Trees grow up and can become pains

My neighbor up the hill asked me about what trees to plant on his land, and I had to stop and think a minute.  He wants 30 or 40 trees, fast growing, to do some reforestation on his property and that works.  Reforestation is a big problem, so I applaud planting trees as a carbon torleyheader062314sink.  But what if you don’t want to reforest, what if you only want to do some spot planting of trees on your property?  What then?  Well, then, you have some questions to ask.

What do you want the tree to do?  We have lots of shade trees in the tropics, but many of them take a while to grow. If it’s for shade,    consider the growth rate.  Do you want flowers from your tree?  We have flowering trees with fragrance and without, but consider the clean-up.  Flowering trees drop those petals all over the ground and they also usually make seed pods (which then drop) which need to be cleaned up.  Do you want the tree to hide something; to be a screen?  Then you want fast growing.

Do you want fruit?  We have a huge variety of fruiting trees, but they grow more slowly on average than other trees.  You are better off buying an older (4- to 5-year-old) tree than a younger smaller tree.  And make sure you really want the fruit.  A friend of mine planted a manzana de agua (water apple) only to find that she couldn’t cope with the amount of fruit it produced.  Rotting water apples are not pleasant.

How big will your tree be (not just height, but width), and how long will that take.  I would love to have one of those beautiful Guanacaste trees that I see in parks and on the grounds of hotels, but I don’t have 300 years to wait.  And where do you want that tree?  I recall friends who planted a lovely ylang ylang close to the house only to find that it blocked the view in just three years.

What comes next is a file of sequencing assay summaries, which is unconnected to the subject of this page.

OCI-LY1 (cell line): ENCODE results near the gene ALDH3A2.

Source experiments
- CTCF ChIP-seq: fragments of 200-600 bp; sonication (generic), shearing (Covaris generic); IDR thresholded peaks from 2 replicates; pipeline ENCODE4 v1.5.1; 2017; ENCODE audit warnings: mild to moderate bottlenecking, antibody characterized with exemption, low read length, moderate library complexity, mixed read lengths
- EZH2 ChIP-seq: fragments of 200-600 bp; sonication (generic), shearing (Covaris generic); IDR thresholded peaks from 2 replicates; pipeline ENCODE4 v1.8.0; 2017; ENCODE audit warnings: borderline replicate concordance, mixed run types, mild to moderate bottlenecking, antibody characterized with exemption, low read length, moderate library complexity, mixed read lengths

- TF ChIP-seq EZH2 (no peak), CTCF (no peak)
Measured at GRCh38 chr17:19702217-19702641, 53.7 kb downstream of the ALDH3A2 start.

Do you want an evergreen?  Many newcomers think all our trees are evergreens, but we have trees that drop their leaves all at once and can be bare for five months.  That means a lot of clean-up and a long wait for new greenery.

Will your tree interfere with other plantings?  Is it going to shade out your sun loving shrubs in a couple of years?  Do you mind transplanting the shrubs or are you going to want to cut that tree down.

Is the tree toxic to other plantings?  I recall someone complaining that they wanted some shrubs under their teak trees (the ground looked so bare).  Well, teak, like the northern black walnut, produces a toxin that kills undergrowth.  Once you plant teak, it will be years before you can plant anything else in the area.  If you want shrubs close to your teak, plan on nice big pots.

In short, there are so many things to consider that you might want to do what I do.  Ask an expert!

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